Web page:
SIU agreed with Mr Brink that the civil litigation process was complex and so could take a while. Therefore SIU had motivated for the establishment of the Special Tribunal. SIU had found that in the Special Tribunal the orders move quite quickly. Where the finding had been made that the procurement process was irregular, SIU presented that to the Special Tribunal. The service providers, from time to time, would come with their defences including that they were not aware that the procurement process was irregular. SIU’s responsibility was to present that the procurement process did not comply with the Constitution or with MFMA or PFMA. SIU found that when it presented that case, the Special Tribunal or the High Court, when matters had been heard in the High Court, were able to find a judgement in favour of SIU and set the contract aside. After the contract had been set aside, there was then an argument about how much could be recovered. That was when the ‘just and equitable’ came in. There was an argument about what was just and equitable that needed to be recovered taking into account what the service provider put forward. What the service provider spent in performance was taken into account. It was quite a lengthy argument that SIU got involved in. A good percentage of SIU cases at the Special Tribunal had been ruled in SIU’s favour. All SIU needed to do was speedily convert the orders that had been given into money so that those orders were executed and money was recovered. That was the aspect that he had said to the legal team that SIU needed to quickly improve on. The legal capacity of SIU needed to be improved. Dr Wells was on record saying that the legal team would speed up that process. This would be done so that when SIU presented to the Committee it could show that the recoveries were increasing.
For matters where there were no irregularity as there was no contract or no payment, SIU needed to ensure that there was no legal risk of the service provider claiming a right in terms of the transaction. An example of this was the scooter case in the Eastern Cape where a contract was concluded but payment was not made. Another example was OR Tambo Municipality where a payment was not made but there was a contract. Even though there was no payment, it needed to be set aside so that there was no legal risk on the part of the municipality. In both instances SIU went to the Special Tribunal and set the contracts aside. There was an offer and an acceptance which created a contract. That was why the contracts were set aside.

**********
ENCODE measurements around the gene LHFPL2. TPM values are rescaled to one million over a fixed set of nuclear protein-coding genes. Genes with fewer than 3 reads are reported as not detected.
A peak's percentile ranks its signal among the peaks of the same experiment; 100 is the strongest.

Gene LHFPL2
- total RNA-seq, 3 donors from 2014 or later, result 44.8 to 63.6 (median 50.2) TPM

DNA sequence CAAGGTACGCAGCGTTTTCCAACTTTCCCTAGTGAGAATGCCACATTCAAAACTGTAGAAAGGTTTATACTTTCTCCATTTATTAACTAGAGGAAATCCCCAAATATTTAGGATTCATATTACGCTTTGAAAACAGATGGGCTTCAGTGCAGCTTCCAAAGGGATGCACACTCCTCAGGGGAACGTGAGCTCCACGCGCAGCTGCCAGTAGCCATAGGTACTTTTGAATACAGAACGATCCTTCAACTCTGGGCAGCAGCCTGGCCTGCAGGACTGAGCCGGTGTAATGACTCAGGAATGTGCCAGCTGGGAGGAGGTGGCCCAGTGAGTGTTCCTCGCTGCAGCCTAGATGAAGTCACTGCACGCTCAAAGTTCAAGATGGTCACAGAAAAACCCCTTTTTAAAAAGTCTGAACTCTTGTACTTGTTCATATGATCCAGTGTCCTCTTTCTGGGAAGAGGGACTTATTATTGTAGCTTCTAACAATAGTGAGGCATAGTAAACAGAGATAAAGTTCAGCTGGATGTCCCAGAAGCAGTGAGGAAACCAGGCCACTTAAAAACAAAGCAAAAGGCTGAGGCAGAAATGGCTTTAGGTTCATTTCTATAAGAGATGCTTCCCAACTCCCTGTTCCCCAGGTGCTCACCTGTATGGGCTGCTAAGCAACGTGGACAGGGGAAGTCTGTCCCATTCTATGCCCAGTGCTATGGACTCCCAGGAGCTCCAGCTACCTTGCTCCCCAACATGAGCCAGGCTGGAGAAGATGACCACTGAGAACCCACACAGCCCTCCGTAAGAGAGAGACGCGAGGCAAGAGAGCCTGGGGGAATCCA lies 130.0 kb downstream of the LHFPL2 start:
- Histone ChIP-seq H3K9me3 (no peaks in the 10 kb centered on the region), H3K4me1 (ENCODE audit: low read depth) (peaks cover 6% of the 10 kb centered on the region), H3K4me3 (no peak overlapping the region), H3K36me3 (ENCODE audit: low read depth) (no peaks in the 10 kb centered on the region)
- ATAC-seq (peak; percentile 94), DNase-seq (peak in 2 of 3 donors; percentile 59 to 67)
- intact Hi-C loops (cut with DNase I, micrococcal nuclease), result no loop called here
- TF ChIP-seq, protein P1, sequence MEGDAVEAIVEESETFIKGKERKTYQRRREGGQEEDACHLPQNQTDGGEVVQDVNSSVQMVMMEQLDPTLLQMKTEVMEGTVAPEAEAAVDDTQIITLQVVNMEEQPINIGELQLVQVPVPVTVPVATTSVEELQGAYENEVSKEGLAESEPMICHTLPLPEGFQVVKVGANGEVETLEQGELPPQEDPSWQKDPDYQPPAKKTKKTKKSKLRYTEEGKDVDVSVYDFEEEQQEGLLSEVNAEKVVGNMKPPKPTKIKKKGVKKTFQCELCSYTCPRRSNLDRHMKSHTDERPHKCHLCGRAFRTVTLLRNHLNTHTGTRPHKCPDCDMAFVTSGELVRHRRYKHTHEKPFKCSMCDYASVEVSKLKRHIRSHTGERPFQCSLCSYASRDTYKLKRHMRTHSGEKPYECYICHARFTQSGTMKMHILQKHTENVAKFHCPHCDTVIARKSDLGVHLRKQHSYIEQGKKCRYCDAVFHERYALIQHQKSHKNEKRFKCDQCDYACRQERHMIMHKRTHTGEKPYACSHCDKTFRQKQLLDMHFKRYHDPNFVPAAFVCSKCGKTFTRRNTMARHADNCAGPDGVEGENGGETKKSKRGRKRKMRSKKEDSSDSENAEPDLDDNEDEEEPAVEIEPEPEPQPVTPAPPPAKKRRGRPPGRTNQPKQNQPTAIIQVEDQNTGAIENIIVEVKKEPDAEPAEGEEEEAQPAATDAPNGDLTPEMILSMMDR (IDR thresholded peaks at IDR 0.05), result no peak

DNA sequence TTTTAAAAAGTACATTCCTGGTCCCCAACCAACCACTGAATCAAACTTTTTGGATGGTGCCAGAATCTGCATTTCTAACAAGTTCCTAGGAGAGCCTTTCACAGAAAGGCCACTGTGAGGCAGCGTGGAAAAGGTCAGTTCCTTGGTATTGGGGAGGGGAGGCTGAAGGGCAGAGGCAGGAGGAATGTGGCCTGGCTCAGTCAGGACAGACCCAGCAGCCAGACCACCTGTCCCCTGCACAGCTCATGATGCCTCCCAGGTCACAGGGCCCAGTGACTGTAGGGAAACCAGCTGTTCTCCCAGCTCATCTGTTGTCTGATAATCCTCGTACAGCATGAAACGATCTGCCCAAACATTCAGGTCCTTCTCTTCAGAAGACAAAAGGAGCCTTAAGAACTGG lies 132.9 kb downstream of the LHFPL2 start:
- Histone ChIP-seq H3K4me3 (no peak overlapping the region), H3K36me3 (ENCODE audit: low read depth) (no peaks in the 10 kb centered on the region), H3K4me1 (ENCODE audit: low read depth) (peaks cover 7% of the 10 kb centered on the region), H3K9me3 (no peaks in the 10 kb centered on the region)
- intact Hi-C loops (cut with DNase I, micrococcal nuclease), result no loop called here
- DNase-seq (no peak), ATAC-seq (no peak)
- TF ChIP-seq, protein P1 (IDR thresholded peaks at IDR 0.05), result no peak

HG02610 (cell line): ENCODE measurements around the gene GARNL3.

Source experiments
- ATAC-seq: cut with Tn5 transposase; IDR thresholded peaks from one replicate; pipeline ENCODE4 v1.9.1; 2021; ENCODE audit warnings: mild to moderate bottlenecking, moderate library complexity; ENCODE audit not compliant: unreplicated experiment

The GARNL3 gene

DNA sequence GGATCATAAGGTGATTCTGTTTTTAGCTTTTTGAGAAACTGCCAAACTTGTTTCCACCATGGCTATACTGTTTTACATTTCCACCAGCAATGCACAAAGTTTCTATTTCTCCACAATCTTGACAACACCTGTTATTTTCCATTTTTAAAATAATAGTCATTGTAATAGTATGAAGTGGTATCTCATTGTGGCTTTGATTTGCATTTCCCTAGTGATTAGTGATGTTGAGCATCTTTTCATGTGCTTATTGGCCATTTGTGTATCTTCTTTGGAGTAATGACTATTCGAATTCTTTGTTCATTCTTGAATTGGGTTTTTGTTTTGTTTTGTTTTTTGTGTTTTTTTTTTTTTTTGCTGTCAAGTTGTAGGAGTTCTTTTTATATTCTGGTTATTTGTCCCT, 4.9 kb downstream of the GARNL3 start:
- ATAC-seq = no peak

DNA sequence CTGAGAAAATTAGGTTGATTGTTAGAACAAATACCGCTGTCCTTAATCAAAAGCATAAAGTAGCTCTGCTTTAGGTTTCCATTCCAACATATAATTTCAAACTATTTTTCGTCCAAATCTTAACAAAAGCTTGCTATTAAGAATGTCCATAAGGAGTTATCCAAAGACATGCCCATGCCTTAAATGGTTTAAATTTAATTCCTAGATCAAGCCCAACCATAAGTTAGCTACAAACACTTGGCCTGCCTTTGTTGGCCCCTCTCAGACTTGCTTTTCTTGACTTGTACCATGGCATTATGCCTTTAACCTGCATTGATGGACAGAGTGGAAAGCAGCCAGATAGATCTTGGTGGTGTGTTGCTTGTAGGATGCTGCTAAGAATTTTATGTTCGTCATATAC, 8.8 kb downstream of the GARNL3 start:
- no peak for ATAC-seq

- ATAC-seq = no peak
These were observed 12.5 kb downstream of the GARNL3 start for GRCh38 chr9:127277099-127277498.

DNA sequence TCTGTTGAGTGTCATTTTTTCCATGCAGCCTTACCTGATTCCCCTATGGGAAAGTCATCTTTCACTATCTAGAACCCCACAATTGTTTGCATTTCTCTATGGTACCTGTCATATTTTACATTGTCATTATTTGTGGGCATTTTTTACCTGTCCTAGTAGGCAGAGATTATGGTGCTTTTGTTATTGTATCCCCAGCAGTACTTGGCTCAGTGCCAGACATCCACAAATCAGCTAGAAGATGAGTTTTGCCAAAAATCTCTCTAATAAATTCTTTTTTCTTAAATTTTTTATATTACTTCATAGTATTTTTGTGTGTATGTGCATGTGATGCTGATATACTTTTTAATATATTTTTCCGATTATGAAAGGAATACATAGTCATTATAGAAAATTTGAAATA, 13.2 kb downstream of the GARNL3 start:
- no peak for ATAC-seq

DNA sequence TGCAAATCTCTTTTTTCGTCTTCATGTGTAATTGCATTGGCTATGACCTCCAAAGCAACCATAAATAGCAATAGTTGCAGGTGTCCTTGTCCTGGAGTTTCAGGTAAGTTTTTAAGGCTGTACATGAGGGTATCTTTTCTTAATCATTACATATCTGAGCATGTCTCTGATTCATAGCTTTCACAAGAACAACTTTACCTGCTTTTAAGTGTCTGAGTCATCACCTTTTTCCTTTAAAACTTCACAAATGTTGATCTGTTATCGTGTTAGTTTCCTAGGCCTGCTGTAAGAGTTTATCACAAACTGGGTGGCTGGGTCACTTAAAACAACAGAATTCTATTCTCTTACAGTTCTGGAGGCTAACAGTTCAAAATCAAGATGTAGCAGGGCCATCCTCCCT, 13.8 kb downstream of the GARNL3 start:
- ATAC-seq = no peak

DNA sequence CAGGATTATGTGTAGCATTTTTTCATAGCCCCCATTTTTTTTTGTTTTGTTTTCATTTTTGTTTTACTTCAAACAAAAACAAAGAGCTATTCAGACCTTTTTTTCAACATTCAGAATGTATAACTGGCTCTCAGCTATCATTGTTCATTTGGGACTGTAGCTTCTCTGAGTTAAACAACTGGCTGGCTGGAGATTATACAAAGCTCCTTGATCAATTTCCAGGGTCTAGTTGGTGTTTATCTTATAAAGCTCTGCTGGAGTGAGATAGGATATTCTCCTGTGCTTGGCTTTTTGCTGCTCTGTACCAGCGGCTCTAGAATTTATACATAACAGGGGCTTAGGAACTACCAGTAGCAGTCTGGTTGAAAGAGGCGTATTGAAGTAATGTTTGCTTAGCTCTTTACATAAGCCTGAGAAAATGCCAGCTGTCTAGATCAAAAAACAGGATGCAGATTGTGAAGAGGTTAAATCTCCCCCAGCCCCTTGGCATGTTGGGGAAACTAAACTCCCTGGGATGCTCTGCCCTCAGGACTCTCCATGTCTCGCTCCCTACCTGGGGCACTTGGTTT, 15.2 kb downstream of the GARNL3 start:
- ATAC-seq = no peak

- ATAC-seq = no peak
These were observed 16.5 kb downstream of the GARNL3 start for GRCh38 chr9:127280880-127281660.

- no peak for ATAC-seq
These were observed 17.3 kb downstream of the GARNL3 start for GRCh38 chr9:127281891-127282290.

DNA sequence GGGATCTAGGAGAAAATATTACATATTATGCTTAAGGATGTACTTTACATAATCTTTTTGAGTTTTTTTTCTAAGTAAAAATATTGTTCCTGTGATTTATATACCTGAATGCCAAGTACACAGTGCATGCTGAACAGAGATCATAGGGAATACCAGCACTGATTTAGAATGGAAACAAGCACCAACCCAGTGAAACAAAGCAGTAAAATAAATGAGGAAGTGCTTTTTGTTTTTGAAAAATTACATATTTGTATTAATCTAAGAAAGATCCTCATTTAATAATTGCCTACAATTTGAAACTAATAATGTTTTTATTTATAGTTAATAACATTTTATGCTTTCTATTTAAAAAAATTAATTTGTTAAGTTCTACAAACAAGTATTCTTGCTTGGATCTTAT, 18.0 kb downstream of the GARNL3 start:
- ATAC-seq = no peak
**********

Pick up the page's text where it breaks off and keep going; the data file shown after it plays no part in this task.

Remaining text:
SIU would double check on the Tshwane cases. When SIU submitted its written response, it would ensure that for any of the contracts, no payments were made. He noted the allegations of political parties in the Moses Kotane Local Municipality. However, his team informed him that all service providers were appointed in line with SCM regulations and no evidence was provided to substantiate allegations that the monies were used for political purposes. Without further evidence SIU could not make a finding.
SIU was equally concerned that the destruction of documents was defeating the ends of justice. He noted the concern about witnesses refusing to sign statements. SIU did have legal provisions that allowed it to interact with witnesses under oath. If the witnesses were called to give statements or questioned under oath then ultimately an affidavit was concluded. Where there was a refusal, SIU would ensure that it invoked those legal provisions. In one of the investigations they found that the witnesses did not tell the truth. In that case if an affidavit had been given then SIU would not just leave it there. SIU would ensure that actions were taken, criminal actions if need be, for perjury. He provided a few examples of where this had happened. SIU became aware of documents being destroyed because it was informed by whistleblowers. SIU would then interact with the witnesses and approach a judicial officer or magistrate to obtain a search warrant. In that case SIU did ‘search and seizure’.